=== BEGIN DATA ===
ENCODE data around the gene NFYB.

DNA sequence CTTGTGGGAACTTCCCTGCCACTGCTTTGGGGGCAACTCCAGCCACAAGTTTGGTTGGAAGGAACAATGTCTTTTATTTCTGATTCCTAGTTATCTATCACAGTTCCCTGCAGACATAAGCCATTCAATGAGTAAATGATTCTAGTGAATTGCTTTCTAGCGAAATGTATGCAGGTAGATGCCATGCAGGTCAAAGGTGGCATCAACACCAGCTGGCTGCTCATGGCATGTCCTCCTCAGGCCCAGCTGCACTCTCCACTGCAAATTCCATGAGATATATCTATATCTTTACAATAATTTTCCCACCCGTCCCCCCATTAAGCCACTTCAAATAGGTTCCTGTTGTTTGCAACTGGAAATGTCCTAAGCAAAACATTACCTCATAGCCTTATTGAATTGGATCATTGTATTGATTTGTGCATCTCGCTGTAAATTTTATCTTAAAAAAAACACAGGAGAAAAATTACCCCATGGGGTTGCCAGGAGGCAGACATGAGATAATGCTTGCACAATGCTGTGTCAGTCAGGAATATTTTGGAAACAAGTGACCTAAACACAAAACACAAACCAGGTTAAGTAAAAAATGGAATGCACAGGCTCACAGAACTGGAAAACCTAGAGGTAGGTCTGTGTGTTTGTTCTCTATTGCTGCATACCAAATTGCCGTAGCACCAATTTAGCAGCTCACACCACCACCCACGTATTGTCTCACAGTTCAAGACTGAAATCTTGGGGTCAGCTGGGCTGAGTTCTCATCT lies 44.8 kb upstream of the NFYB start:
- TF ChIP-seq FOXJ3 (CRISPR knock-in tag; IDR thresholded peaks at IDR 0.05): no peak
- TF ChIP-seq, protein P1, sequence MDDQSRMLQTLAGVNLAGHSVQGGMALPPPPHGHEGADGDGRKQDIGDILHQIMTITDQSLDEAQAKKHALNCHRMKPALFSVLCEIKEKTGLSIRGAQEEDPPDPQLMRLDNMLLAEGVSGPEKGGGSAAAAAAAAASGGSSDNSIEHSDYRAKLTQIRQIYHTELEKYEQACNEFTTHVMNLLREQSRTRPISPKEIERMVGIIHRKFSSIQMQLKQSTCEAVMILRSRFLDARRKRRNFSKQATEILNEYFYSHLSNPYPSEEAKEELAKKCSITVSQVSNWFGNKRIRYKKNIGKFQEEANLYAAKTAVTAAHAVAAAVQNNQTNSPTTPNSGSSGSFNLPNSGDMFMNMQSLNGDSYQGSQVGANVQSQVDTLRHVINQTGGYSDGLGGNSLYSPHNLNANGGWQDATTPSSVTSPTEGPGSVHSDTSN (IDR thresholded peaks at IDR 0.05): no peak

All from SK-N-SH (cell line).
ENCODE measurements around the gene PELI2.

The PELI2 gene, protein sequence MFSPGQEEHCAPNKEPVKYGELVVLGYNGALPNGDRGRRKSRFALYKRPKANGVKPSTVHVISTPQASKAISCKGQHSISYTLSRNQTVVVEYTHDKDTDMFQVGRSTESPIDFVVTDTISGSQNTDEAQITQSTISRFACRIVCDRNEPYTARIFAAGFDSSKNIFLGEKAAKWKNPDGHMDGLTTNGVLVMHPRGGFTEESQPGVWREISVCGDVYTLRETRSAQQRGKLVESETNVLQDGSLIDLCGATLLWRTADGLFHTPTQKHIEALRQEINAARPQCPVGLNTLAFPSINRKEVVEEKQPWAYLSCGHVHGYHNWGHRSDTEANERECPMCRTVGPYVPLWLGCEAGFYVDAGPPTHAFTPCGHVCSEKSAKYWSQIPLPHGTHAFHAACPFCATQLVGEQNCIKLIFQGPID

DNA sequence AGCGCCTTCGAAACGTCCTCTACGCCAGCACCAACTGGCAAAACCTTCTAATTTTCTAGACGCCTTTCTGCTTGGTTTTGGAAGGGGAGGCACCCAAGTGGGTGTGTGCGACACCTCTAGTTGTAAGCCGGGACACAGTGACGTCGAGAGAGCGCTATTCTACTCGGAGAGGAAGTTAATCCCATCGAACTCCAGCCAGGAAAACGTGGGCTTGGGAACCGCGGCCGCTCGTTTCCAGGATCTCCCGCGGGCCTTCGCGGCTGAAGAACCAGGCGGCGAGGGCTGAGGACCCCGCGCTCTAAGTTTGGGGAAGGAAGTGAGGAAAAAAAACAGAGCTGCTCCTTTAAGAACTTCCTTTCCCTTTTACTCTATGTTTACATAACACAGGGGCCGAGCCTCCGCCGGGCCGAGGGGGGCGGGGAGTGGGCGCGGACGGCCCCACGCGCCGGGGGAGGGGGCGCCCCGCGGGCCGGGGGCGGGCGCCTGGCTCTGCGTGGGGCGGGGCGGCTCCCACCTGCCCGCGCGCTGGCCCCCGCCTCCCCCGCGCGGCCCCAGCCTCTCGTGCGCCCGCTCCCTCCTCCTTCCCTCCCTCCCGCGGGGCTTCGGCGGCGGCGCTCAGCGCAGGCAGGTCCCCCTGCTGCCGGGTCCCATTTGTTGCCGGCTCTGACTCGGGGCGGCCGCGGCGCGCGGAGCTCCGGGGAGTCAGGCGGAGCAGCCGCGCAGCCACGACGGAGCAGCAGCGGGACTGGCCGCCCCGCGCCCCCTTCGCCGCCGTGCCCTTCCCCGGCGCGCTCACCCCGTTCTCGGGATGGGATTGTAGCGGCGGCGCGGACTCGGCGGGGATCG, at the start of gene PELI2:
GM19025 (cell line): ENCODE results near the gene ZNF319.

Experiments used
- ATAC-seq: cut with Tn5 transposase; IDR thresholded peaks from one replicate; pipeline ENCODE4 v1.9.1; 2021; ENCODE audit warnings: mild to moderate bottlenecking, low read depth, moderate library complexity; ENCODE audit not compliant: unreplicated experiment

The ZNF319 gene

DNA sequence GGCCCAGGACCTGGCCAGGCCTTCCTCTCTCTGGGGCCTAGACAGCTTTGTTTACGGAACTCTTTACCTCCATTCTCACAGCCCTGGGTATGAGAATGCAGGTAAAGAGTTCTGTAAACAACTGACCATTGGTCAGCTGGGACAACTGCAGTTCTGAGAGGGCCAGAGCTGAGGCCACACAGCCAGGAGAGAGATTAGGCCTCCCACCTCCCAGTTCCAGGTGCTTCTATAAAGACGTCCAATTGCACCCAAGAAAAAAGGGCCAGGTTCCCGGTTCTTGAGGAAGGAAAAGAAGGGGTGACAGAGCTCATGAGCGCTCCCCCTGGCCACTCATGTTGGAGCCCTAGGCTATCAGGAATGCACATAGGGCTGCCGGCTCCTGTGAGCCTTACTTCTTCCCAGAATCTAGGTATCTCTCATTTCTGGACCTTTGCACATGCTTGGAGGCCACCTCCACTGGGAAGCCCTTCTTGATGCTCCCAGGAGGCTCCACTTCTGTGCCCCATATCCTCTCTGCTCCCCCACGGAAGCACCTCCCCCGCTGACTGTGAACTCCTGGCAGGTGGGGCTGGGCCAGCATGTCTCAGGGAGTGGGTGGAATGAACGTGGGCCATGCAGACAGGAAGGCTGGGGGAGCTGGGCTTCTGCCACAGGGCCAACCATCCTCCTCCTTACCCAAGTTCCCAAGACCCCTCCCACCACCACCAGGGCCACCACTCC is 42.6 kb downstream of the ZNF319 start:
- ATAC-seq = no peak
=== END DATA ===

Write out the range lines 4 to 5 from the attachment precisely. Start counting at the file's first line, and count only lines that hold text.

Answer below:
- TF ChIP-seq, protein P1, sequence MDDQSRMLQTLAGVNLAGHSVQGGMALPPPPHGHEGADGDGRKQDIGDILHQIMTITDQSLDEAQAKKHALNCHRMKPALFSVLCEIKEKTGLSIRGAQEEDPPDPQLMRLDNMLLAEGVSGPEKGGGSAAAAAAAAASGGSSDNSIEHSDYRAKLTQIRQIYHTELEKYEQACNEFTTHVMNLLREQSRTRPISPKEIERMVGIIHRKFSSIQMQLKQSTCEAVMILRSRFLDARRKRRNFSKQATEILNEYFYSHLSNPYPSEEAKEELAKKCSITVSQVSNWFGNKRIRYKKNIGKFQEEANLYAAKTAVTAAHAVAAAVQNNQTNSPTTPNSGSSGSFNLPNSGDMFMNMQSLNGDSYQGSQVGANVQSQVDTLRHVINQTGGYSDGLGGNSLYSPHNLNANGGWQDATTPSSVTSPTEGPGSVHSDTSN (IDR thresholded peaks at IDR 0.05): no peak

All from SK-N-SH (cell line).